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**Problem:**

Let $\gamma: (\alpha,\beta)\to\mathbb{R}^3$ be a regular curve with torsion and curvature that are never $0.$

Show that $\gamma$ is a generalized helix curve if and only if the binormal $b(s)$ makes a fixed angle with a constant vector $a \in \mathbb{R}^3, a\not=0.$

**Definition:**A regular curve $\gamma$ in $\mathbb{R}^3$ with positive curvature is called a generalized helix if its tangent vector makes a fixed angle $\theta$ with a fixed unit vector $a$.

**I know that:**

the curvature $\kappa > 0$

the torsion $\tau >0 $

$n = b \times t$

$t = b \times n$

$b = t \times n$

$t' = \kappa n$

$b' = - \tau n$

**I've tried this so for:**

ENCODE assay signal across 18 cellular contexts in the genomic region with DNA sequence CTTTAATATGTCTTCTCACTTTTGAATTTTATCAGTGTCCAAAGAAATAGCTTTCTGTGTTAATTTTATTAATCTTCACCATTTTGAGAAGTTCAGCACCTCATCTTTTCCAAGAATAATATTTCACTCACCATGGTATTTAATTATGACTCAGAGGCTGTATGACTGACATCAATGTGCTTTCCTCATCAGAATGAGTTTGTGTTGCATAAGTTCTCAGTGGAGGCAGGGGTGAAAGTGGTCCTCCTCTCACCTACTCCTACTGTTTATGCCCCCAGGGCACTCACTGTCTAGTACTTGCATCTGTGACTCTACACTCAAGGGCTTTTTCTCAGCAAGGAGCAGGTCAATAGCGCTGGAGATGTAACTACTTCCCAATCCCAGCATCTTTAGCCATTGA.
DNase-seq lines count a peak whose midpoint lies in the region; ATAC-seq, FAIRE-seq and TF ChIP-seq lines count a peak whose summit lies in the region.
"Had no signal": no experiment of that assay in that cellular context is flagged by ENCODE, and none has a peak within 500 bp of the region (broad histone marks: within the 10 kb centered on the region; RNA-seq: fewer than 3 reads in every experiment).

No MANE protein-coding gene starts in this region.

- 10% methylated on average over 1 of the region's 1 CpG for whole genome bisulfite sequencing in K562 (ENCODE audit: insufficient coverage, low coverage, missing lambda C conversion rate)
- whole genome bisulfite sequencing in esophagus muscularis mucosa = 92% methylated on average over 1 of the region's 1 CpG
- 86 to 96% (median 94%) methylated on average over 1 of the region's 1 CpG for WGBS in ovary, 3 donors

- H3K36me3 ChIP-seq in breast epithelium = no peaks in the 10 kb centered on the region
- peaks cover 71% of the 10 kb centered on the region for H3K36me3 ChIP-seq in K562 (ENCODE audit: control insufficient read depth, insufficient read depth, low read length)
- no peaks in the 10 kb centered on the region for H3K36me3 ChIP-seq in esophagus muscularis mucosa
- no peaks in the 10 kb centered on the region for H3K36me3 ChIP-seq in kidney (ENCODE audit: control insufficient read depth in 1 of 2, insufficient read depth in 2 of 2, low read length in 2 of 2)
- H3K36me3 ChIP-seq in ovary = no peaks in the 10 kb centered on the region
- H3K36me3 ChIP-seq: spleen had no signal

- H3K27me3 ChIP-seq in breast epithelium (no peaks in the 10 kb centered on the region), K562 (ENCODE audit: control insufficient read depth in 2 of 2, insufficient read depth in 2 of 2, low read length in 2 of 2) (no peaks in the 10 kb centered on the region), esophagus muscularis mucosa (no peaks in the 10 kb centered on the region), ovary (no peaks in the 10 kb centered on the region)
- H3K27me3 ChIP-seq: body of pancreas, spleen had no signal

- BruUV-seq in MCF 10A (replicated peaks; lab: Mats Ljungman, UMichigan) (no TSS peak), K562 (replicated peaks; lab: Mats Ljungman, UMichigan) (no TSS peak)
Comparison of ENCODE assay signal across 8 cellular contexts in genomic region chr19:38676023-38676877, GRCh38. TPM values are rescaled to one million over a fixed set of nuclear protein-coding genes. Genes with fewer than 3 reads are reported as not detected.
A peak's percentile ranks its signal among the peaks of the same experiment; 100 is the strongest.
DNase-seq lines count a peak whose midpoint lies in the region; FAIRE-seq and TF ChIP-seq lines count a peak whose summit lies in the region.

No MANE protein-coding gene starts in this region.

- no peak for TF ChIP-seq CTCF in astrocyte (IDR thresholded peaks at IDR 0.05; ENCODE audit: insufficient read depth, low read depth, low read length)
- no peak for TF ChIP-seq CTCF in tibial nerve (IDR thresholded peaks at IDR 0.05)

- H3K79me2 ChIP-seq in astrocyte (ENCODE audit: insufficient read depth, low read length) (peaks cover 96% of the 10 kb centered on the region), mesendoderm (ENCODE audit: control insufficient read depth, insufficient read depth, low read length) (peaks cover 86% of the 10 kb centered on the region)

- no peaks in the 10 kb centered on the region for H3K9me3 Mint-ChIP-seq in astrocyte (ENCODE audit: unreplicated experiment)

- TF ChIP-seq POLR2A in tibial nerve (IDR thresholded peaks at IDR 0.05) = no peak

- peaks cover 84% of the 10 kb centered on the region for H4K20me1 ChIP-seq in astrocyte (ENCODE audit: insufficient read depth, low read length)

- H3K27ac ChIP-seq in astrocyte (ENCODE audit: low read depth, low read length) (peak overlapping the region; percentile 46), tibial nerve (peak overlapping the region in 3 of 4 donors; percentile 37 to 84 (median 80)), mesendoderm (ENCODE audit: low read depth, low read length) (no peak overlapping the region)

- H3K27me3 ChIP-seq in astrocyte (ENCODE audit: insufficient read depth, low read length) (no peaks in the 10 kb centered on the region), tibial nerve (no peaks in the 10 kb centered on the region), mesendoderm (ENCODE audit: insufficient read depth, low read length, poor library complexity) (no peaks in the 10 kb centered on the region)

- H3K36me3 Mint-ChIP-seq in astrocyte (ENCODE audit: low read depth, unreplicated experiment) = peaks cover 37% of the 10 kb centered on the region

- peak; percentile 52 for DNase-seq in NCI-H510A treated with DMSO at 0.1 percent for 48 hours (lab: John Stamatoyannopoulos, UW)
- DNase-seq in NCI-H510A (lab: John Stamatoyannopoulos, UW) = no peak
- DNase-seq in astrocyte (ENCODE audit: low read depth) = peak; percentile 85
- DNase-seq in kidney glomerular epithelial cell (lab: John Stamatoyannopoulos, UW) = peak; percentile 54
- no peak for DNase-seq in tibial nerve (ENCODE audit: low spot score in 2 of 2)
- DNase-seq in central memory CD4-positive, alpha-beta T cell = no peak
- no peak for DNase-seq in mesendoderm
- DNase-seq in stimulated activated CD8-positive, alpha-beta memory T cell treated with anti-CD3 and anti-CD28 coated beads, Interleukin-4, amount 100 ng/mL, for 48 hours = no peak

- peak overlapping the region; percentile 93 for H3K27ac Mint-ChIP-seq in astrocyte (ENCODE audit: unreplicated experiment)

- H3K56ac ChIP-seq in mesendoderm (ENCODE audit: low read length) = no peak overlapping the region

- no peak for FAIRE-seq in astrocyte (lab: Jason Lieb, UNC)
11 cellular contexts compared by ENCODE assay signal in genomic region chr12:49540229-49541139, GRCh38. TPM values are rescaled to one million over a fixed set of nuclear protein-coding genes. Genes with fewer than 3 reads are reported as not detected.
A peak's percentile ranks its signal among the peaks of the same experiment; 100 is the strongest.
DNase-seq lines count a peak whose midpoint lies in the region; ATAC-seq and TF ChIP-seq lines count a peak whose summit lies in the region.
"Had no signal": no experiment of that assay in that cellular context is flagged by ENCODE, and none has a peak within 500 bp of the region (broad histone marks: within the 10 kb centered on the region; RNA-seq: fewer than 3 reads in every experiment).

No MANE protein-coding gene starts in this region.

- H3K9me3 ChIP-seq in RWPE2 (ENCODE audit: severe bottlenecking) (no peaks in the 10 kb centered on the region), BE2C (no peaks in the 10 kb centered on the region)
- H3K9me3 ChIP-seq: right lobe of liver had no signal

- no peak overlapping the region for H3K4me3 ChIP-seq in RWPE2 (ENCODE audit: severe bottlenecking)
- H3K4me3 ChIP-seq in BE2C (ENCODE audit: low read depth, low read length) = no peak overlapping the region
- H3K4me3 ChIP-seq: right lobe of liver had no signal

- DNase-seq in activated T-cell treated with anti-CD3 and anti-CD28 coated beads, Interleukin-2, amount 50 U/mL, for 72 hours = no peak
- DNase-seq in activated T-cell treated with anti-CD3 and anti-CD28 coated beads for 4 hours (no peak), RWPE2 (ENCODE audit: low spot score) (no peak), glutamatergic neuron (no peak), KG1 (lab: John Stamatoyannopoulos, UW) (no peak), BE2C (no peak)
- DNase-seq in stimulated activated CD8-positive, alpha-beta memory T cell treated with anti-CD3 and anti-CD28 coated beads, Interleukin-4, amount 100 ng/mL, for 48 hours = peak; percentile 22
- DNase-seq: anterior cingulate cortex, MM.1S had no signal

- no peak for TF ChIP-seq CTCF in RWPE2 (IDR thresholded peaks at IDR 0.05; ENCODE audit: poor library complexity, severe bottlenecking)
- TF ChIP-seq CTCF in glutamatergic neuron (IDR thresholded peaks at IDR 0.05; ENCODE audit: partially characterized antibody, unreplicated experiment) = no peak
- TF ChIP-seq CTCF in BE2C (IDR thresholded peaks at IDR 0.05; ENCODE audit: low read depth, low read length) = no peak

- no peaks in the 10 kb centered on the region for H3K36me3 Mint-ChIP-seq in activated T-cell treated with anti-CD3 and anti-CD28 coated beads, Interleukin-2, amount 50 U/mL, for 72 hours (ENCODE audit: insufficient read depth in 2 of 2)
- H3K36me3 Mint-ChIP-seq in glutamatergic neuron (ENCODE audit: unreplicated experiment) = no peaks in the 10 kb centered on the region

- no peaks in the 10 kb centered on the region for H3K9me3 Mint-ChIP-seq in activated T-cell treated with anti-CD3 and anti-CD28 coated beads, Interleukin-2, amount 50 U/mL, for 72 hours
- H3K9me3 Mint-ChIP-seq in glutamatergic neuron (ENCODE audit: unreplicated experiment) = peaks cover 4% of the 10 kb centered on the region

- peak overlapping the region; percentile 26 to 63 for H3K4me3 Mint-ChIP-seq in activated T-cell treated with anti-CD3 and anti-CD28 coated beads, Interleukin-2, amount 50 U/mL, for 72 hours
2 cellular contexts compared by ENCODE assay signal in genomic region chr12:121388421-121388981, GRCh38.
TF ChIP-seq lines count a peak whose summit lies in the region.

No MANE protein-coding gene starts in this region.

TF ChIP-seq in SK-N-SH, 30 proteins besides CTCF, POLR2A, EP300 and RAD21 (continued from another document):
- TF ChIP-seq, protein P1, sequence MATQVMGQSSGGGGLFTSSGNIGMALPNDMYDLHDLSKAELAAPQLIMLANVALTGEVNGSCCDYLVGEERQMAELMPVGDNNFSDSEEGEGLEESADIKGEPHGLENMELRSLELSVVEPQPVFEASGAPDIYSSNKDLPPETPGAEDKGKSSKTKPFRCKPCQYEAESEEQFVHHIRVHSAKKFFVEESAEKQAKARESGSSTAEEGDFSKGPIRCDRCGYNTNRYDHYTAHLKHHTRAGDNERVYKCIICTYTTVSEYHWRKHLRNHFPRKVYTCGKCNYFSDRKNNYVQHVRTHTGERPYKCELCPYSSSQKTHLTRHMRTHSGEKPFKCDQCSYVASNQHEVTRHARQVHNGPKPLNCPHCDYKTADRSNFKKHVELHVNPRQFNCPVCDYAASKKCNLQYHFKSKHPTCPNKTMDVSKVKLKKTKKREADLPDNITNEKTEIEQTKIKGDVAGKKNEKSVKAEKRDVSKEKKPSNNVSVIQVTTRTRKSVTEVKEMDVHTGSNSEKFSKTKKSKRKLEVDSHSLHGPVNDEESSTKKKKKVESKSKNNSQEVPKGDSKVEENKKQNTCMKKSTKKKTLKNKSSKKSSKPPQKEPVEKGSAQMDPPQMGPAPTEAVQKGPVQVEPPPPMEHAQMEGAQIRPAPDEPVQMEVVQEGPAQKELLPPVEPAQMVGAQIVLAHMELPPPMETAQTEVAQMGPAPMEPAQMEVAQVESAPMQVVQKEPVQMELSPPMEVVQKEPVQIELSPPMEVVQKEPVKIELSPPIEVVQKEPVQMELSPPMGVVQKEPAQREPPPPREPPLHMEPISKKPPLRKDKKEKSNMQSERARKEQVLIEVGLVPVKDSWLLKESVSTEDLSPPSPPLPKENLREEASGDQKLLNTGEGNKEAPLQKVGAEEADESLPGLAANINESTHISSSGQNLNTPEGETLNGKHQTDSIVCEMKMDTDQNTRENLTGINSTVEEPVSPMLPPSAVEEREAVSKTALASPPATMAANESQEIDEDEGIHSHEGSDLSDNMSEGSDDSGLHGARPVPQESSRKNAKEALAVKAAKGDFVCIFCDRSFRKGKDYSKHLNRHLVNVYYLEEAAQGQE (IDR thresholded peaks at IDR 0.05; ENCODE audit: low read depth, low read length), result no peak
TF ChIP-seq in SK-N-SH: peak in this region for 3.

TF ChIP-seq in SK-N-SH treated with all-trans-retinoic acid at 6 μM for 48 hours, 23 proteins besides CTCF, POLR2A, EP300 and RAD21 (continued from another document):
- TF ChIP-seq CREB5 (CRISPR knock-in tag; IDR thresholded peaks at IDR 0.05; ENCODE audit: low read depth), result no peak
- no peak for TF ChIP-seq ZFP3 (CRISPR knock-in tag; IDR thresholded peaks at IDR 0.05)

⟹:

$a$ is constant so $a' =0$. The curvature $k > 0$.

$(a\cdot t)'= a'\cdot t + a\cdot t' = a\cdot t' = a\cdot (\kappa n).$

We know that $\kappa > 0,$ so: $a\cdot n$ must be $0,$ and $n = b \times t$ so $a\cdot(b \times t)$ must be zero - and I'm stuck here.

⟸:

$(a\cdot b)'=a'\cdot b+a\cdot b'=a\cdot b'=-a\cdot (\tau n).$ Since $\tau >0$ then $-a\cdot n$ must be zero (once again i'm stuck).

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